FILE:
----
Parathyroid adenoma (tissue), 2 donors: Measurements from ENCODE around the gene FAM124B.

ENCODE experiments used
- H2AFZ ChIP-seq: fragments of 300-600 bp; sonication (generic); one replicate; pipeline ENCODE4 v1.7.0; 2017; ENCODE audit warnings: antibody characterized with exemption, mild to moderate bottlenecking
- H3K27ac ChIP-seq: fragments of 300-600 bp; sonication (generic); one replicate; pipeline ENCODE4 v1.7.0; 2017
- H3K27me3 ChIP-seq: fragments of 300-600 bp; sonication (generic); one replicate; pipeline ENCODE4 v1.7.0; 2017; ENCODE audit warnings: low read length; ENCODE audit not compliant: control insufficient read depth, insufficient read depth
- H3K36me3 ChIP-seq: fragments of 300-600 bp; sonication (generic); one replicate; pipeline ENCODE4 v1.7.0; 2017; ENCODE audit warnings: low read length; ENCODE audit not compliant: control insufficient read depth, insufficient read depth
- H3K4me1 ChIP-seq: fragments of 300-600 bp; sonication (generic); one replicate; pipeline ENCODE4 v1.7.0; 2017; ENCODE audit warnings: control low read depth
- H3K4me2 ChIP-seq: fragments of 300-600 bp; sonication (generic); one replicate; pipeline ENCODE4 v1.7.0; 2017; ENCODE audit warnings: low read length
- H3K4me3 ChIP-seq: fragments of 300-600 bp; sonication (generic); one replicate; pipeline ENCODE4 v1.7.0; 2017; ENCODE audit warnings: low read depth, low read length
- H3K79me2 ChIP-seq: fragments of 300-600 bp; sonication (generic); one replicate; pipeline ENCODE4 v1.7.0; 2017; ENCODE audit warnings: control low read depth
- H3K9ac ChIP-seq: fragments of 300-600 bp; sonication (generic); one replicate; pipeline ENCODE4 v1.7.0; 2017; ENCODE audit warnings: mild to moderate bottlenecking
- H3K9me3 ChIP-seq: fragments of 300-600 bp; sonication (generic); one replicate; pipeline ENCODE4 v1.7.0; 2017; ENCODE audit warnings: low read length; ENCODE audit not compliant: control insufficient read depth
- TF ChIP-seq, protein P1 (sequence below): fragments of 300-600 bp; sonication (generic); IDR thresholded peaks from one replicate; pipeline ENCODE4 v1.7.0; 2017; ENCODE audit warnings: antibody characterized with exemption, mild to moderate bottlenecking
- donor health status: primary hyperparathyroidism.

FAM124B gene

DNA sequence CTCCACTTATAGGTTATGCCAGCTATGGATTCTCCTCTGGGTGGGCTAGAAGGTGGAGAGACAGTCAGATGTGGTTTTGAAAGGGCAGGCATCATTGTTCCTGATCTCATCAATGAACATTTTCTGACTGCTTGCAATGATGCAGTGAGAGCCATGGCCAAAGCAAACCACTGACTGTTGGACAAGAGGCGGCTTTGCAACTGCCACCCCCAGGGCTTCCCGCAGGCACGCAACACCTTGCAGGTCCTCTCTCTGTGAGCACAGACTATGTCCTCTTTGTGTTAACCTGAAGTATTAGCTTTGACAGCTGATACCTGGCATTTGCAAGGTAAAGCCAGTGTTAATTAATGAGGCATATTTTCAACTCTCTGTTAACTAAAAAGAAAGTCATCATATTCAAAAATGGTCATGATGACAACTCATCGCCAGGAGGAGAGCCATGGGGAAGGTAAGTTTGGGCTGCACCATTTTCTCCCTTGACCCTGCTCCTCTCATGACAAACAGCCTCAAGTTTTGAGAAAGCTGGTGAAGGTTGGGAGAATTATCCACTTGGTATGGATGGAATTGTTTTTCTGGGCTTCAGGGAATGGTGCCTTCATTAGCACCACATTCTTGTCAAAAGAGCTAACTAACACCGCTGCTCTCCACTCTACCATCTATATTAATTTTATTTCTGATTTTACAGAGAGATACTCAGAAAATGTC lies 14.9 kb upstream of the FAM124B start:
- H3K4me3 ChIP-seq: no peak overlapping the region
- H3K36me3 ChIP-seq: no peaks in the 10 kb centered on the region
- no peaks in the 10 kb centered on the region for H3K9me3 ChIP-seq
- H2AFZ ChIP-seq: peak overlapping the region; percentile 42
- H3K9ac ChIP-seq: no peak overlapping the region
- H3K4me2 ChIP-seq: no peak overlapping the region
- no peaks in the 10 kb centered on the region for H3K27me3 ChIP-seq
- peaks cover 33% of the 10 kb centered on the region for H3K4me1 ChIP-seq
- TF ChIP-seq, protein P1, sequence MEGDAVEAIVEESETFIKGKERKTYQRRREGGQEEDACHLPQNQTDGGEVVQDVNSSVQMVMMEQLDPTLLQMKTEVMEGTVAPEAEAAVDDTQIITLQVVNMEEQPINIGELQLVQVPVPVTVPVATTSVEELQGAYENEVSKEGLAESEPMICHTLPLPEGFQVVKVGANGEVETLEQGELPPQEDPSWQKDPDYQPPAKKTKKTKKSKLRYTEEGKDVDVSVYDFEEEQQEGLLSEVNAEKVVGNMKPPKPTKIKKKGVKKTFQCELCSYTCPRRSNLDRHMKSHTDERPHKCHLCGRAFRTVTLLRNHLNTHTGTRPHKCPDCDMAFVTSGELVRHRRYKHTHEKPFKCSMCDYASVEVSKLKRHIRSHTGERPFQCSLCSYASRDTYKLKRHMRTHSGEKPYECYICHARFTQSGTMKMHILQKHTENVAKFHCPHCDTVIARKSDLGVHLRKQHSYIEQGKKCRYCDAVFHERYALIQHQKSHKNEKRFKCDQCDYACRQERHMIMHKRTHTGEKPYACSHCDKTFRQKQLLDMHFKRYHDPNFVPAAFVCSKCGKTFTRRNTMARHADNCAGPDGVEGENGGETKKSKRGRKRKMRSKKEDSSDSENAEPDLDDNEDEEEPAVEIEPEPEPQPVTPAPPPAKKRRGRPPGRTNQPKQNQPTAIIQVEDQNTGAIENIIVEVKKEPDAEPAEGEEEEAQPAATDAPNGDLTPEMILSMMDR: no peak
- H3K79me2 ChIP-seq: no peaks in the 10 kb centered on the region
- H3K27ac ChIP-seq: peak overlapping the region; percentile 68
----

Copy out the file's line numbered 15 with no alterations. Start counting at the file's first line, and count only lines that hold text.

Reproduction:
FAM124B gene